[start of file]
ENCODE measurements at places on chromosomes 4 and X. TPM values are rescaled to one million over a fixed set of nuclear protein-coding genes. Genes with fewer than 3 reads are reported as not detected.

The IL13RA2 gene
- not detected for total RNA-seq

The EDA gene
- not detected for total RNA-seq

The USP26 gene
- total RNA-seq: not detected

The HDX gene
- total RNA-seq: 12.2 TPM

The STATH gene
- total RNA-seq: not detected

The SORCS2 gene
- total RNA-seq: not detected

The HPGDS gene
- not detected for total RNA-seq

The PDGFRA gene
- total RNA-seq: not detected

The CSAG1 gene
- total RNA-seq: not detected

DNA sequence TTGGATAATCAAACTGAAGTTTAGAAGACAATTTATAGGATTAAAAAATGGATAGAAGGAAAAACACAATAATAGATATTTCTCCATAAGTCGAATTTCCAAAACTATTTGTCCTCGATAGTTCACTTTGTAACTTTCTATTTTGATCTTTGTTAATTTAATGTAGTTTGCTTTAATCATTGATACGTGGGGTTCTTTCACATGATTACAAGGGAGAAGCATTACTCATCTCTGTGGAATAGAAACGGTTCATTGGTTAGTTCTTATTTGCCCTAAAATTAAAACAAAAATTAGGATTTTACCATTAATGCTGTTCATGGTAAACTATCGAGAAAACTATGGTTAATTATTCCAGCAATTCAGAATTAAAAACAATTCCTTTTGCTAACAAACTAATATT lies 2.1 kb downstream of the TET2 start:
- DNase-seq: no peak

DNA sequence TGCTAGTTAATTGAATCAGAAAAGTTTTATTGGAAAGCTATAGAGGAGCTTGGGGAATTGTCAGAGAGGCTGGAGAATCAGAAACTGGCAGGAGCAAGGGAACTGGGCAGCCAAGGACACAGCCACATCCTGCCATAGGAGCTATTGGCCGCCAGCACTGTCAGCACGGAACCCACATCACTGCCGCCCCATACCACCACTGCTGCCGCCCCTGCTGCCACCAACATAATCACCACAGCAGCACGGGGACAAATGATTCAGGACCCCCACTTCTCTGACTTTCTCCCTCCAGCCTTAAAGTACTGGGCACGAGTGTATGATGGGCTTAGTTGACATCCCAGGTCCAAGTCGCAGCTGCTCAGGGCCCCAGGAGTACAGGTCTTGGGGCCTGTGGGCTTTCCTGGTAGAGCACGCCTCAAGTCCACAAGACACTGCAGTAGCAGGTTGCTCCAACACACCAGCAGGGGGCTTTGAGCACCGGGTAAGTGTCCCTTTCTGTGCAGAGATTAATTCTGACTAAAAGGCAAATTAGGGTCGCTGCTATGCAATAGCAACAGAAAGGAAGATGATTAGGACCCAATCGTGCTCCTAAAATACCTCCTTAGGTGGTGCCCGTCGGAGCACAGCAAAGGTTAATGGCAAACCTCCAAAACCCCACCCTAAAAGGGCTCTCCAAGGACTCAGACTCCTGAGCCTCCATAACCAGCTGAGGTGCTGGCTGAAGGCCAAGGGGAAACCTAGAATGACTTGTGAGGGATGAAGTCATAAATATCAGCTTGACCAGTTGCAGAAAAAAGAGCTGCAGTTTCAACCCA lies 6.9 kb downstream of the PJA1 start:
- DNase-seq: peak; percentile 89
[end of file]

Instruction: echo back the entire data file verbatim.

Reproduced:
ENCODE measurements at places on chromosomes 4 and X. TPM values are rescaled to one million over a fixed set of nuclear protein-coding genes. Genes with fewer than 3 reads are reported as not detected.

The IL13RA2 gene
- not detected for total RNA-seq

The EDA gene
- not detected for total RNA-seq

The USP26 gene
- total RNA-seq: not detected

The HDX gene
- total RNA-seq: 12.2 TPM

The STATH gene
- total RNA-seq: not detected

The SORCS2 gene
- total RNA-seq: not detected

The HPGDS gene
- not detected for total RNA-seq

The PDGFRA gene
- total RNA-seq: not detected

The CSAG1 gene
- total RNA-seq: not detected

DNA sequence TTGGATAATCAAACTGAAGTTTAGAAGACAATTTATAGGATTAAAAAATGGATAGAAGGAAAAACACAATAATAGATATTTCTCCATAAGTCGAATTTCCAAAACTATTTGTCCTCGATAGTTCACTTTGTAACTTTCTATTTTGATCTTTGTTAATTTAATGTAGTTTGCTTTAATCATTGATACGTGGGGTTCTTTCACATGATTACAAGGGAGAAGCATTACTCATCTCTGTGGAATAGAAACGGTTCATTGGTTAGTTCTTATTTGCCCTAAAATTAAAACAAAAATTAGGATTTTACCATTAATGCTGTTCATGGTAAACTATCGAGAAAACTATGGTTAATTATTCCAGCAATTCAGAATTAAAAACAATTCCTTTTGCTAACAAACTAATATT lies 2.1 kb downstream of the TET2 start:
- DNase-seq: no peak

DNA sequence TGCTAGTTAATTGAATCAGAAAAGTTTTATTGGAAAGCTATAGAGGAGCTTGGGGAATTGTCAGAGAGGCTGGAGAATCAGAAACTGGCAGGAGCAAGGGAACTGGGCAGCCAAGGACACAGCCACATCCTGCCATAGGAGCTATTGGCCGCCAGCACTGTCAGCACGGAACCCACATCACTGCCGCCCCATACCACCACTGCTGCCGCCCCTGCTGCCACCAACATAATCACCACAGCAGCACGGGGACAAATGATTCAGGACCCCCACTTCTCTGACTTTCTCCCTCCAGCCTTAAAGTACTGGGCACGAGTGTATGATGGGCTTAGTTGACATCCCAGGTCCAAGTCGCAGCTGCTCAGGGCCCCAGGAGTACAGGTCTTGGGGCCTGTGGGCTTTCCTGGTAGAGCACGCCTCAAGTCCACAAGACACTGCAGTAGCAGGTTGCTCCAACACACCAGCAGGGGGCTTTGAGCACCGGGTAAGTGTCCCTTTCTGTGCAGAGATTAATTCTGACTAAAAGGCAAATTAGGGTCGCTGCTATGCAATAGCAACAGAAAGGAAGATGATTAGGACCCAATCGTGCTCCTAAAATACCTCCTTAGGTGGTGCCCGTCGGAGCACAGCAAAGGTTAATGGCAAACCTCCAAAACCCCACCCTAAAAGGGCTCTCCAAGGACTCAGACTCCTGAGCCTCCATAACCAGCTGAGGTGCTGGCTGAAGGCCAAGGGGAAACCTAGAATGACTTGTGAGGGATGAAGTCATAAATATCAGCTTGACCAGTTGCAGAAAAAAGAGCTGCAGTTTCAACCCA lies 6.9 kb downstream of the PJA1 start:
- DNase-seq: peak; percentile 89